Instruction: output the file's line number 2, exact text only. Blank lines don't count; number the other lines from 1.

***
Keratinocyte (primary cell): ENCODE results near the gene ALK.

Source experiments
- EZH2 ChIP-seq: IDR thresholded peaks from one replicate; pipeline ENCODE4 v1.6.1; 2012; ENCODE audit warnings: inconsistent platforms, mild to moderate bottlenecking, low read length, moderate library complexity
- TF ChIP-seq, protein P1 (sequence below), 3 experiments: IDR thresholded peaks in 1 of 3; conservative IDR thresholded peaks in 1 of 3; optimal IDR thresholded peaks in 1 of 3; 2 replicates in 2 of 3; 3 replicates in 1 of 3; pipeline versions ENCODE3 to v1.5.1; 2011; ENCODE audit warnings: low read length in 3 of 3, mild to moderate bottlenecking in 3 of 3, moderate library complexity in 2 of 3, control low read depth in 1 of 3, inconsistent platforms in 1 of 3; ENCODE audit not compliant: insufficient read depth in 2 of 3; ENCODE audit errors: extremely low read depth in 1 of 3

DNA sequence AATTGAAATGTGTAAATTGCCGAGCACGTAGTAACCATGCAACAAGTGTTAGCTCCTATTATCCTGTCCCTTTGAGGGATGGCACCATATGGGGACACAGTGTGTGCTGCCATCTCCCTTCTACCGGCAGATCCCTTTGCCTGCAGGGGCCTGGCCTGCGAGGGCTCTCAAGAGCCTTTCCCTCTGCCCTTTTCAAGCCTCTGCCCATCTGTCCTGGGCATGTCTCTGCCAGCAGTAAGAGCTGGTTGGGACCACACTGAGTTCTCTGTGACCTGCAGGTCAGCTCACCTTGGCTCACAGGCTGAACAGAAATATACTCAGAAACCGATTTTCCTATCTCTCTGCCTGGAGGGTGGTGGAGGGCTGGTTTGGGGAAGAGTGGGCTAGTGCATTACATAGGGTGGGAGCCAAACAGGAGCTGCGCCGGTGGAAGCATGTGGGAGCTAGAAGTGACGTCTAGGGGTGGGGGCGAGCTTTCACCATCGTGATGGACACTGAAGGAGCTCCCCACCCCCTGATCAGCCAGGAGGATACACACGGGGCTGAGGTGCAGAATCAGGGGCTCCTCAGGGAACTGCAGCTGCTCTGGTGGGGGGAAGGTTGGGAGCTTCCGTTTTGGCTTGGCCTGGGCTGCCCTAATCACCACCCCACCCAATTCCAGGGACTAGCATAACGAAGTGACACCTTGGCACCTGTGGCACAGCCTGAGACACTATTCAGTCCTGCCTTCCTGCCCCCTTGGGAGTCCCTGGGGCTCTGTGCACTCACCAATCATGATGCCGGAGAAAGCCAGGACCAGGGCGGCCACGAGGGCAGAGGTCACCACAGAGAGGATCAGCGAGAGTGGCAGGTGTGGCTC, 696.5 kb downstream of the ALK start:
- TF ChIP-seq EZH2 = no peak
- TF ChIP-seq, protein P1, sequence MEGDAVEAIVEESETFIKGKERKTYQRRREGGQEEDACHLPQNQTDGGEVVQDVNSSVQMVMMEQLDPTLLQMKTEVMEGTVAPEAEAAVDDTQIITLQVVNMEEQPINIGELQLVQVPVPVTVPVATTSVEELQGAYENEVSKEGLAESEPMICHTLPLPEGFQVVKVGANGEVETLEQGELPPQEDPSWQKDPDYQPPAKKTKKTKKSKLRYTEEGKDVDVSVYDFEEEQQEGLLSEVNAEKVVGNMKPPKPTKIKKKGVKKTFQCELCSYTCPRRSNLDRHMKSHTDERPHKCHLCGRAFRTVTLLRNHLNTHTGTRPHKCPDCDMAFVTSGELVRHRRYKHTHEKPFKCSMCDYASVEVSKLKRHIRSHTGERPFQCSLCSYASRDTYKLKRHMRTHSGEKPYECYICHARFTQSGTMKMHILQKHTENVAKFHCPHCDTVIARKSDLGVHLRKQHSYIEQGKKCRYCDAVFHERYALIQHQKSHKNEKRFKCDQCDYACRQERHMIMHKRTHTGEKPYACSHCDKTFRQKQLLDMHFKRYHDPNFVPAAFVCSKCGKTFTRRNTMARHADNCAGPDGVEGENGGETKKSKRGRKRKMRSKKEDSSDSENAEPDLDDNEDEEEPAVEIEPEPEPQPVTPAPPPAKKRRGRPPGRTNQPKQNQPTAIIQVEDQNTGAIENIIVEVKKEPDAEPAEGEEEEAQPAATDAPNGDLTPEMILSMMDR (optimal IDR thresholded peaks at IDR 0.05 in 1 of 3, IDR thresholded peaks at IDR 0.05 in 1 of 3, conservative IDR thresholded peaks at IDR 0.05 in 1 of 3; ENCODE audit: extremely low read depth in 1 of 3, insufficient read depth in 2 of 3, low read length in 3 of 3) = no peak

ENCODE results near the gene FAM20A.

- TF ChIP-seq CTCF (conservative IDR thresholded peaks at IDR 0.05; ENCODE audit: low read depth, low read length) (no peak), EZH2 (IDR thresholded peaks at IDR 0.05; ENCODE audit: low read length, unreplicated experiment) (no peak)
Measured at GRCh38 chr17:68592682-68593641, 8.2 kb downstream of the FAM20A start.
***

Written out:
Source experiments